slug may be sliced into thin wafers which may then be annealed at about 500 to 700 C. for about 15 minutes, cooled to room temperature, electrodes positioned or plated on, and the plate electrically polarized to the desired uniform initial polarization. The material exhibits the desired electro-optical properties at room temperature.
8 t The width of the fringe (i.e. the width of the transition region between a locally switched area and the;
surrounding unswitched area) in the ceramic plate may be a function of grain size, generally between five and ten nominal grain diameters. Hence, for 1 micron grain diameter'ceramic, the fringe width may 'be between 5 and 10 microns. Since the fringe width may be dependent on grain size, a desired fringe width may be achieved by selecting the appropriate hot pressing parameters. For instance, in order to produce. a grain size of about 1 micron, the hot press slug may be hot pressed at a temperature of about 1000-1050 C. for about 4 hours at about 8000 p.s.i.
In a hot pressed, ferroelectric ceramic plate having an initial ferroelectric polarization, grains switched by a localized field may be opposed by strain fields whichare small compared to those in a single crystal. Therefore,
the switched area may not tend to relax back into the original polar state, but remains indefinitely until an appropriate switching field may be applied to change the orientation. f
The optical retardation devices shown in FIGS. 1
' and 3 may be used as light shutters (with an on-off 0- optic axis parallel with either directions 42 or '46. An
electric field may then be applied to the proper electrode to switch the ceramic optic axis into either the 44 or 48 direction so as to open the light shutter and vice versa. Maximum light transmission will occur if the retardation A is equal to an integral number of light wavelengths.
With the optical retardation device .10 shown in FIG. 1, a two-surface light shutter may be used. With the ceramic optic axes aligned at both surfaces in areas 25 and 25' in either direction 36 or 38, the shutter may be closed. With the ceramic optic axis at one surface switched perpendicular to the ceramic optic axis at the other surface, the shutter may be open. Switching perpendicularly either area 25 or 25' may again close the from this polar state to one in which the electrical polar I vector is parallel to'the major surfaces, a second type of light shutter may be achieved. FIG. 4 shows a ceramic plate 90 with an electrode configuration capable of performing this type of shutter action. With normally incident plane polarized light, and with the analyzer (16 as shown in FIG. 1) preferred transmission direction orthogonal to the plane of polarization of the incident light (=90), the light shutter is normally closed.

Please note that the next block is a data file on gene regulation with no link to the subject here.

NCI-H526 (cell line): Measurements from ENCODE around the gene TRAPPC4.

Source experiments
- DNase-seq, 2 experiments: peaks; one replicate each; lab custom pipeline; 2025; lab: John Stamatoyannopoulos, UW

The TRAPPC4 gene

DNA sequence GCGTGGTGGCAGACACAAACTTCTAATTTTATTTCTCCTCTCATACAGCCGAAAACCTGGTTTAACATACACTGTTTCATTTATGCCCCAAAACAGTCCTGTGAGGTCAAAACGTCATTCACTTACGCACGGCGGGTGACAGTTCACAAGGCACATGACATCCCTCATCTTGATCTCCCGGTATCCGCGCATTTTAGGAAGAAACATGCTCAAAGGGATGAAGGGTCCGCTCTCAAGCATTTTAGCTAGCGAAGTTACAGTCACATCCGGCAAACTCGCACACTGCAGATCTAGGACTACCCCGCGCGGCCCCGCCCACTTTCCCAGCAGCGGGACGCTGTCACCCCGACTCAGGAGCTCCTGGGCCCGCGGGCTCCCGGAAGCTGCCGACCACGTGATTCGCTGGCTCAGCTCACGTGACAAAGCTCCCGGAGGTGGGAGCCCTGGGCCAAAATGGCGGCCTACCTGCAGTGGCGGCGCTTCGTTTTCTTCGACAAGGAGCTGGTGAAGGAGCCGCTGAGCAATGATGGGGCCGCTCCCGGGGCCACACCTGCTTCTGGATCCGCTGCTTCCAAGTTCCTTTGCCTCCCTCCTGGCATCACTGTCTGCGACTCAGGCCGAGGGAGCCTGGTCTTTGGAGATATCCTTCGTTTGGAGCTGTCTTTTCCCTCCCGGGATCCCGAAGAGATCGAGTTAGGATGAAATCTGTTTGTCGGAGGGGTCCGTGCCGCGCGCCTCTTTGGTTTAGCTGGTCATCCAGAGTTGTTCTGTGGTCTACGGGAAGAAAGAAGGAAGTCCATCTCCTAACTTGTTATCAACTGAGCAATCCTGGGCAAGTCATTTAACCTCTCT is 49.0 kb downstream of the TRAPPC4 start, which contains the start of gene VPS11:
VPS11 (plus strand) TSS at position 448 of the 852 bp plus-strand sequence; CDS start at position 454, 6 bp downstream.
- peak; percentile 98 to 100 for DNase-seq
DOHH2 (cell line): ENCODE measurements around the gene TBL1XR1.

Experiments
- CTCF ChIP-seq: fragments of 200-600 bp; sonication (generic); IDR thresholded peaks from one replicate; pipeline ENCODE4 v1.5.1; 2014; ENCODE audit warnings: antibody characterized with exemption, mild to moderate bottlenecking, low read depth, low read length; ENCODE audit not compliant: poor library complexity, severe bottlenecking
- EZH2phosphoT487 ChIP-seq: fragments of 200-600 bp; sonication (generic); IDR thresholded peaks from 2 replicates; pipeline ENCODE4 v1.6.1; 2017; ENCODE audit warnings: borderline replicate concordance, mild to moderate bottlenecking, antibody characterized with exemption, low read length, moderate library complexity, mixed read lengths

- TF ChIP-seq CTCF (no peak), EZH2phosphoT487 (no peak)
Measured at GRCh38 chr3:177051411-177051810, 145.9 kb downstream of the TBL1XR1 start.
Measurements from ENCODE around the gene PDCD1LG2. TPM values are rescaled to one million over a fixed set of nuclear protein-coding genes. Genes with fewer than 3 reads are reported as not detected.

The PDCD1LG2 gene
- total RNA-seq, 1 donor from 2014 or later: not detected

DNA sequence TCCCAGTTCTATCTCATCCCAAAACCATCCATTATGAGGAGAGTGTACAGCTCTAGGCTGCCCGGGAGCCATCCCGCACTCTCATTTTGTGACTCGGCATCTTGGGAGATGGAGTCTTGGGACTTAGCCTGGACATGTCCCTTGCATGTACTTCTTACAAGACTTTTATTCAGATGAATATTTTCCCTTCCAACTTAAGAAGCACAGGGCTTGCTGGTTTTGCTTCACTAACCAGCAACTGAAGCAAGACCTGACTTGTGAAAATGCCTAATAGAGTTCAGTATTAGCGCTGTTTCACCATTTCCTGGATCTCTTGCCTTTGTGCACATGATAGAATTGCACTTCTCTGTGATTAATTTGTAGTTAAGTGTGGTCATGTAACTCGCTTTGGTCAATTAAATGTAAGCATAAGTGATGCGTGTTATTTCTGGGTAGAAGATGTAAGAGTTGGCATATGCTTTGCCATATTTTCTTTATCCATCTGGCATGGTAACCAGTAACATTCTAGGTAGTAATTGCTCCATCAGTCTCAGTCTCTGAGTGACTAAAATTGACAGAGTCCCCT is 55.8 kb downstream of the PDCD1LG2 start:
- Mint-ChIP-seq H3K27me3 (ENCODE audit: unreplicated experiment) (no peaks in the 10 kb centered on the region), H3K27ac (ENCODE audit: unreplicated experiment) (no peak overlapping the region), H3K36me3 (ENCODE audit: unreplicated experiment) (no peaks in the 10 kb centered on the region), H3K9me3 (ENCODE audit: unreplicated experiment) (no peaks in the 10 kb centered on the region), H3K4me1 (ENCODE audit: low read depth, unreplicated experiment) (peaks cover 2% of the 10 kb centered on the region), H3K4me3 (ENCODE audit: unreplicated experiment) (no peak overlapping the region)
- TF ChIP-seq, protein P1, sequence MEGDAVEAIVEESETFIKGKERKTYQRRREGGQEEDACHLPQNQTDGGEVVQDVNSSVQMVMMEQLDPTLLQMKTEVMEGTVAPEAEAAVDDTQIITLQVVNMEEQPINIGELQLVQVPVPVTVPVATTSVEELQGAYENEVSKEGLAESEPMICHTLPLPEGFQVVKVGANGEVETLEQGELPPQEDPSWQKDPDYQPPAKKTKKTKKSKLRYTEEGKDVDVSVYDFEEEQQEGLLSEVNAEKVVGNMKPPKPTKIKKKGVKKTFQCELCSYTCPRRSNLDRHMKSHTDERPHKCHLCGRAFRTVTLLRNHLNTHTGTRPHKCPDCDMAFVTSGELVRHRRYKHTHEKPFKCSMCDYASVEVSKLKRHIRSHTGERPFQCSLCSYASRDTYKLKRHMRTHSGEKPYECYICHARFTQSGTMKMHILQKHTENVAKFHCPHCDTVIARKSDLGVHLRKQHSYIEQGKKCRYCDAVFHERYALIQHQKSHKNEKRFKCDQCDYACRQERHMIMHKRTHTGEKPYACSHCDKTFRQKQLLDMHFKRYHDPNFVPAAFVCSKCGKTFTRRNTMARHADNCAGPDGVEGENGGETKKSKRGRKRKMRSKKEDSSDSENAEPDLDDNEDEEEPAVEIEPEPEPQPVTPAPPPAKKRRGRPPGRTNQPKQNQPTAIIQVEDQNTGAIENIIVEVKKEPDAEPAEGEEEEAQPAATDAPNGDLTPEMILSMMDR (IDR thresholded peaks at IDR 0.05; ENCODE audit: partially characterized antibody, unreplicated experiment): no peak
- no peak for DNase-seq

If the retardation A is designed to be an integral number of wavelengths by adjusting the plate thickness t and light wavelength A and the electrodes displaced on the surface such that p.= after switching, the light shutter may be opened by applying a switching voltage across electrodes 91 and 92 similar to electrode pair 22 and 24 in FIG. In. To close the light shutter, a switching voltage may be applied between suitable transparentelectrodes 93 and 94 to return the plate to electrical polarization normal to its major surfaces as shown by arrow 95.'
Electrodes 91 and 92 may be electrically insulated from electrodes 93 and 94 by suitable insulation such as in sulators 96 and 97.